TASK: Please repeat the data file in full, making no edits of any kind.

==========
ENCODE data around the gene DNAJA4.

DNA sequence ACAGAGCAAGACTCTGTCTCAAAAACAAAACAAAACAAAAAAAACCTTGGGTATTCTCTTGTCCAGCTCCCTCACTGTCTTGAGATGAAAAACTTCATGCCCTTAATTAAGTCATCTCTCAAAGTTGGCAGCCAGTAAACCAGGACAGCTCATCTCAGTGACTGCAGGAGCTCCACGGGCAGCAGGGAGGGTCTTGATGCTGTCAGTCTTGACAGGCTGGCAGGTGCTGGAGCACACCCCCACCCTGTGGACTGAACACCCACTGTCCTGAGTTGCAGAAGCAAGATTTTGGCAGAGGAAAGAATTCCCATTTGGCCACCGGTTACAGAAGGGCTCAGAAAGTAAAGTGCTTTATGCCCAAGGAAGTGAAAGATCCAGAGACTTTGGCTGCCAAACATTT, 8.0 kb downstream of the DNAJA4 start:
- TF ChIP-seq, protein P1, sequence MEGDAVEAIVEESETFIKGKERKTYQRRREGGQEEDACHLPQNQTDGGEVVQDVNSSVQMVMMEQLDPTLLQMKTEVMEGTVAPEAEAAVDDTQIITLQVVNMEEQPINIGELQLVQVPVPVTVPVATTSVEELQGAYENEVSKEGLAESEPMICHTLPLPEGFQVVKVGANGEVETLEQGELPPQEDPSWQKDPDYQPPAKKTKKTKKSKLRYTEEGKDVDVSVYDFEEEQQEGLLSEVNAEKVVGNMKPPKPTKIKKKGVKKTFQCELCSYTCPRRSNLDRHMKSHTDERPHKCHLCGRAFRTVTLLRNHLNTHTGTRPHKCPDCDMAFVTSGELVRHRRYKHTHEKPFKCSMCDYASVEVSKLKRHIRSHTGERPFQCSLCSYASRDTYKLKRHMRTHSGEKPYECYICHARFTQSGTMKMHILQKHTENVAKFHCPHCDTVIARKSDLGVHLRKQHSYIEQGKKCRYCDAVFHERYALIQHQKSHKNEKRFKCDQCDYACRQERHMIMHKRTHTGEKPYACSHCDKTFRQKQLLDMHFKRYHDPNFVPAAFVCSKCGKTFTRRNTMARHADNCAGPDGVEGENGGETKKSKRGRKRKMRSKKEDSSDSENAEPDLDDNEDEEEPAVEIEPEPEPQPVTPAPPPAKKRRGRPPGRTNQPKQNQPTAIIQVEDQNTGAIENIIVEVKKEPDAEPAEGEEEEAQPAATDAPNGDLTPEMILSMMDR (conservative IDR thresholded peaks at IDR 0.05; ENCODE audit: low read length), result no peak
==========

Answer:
ENCODE data around the gene DNAJA4.

DNA sequence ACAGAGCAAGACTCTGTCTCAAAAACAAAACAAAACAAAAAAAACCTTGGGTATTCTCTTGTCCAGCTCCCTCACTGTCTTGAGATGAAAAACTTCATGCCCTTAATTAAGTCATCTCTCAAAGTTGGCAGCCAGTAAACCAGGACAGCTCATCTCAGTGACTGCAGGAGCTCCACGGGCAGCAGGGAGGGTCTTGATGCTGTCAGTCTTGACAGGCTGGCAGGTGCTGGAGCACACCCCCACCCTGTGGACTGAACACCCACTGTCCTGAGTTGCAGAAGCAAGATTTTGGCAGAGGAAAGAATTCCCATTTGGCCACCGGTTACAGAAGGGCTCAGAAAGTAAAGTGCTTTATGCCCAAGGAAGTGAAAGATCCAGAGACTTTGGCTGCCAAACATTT, 8.0 kb downstream of the DNAJA4 start:
- TF ChIP-seq, protein P1, sequence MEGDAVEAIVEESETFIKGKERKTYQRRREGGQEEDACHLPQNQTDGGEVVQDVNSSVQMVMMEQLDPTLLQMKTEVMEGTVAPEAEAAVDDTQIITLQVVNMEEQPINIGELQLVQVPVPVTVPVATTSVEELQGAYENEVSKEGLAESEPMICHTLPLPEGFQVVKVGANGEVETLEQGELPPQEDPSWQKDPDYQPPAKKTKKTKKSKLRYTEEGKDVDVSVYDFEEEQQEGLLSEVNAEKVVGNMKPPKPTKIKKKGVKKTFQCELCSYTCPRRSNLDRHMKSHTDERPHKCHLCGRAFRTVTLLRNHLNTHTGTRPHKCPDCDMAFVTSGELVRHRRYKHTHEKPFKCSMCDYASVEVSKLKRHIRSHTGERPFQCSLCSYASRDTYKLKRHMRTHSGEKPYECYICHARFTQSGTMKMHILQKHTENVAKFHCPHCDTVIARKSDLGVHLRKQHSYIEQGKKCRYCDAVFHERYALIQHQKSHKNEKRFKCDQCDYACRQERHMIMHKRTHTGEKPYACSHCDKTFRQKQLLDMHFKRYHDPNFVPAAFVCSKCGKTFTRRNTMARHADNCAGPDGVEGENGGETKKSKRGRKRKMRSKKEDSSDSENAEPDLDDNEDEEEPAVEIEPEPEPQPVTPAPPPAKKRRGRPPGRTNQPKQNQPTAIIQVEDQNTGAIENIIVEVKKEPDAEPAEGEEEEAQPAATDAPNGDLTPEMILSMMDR (conservative IDR thresholded peaks at IDR 0.05; ENCODE audit: low read length), result no peak